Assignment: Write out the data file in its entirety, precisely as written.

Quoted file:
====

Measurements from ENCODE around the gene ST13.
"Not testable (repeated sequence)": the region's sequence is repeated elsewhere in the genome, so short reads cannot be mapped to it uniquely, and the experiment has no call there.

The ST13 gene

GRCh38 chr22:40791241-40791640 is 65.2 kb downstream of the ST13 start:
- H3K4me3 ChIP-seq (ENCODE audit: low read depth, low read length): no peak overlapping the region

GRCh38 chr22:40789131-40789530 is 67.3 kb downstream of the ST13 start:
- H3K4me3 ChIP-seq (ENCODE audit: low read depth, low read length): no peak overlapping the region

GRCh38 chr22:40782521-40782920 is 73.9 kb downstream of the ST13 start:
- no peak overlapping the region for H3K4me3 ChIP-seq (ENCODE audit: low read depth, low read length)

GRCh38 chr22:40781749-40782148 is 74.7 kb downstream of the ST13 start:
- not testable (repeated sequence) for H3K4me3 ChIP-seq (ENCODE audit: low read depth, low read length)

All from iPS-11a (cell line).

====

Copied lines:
Measurements from ENCODE around the gene ST13.
"Not testable (repeated sequence)": the region's sequence is repeated elsewhere in the genome, so short reads cannot be mapped to it uniquely, and the experiment has no call there.

The ST13 gene

GRCh38 chr22:40791241-40791640 is 65.2 kb downstream of the ST13 start:
- H3K4me3 ChIP-seq (ENCODE audit: low read depth, low read length): no peak overlapping the region

GRCh38 chr22:40789131-40789530 is 67.3 kb downstream of the ST13 start:
- H3K4me3 ChIP-seq (ENCODE audit: low read depth, low read length): no peak overlapping the region

GRCh38 chr22:40782521-40782920 is 73.9 kb downstream of the ST13 start:
- no peak overlapping the region for H3K4me3 ChIP-seq (ENCODE audit: low read depth, low read length)

GRCh38 chr22:40781749-40782148 is 74.7 kb downstream of the ST13 start:
- not testable (repeated sequence) for H3K4me3 ChIP-seq (ENCODE audit: low read depth, low read length)

All from iPS-11a (cell line).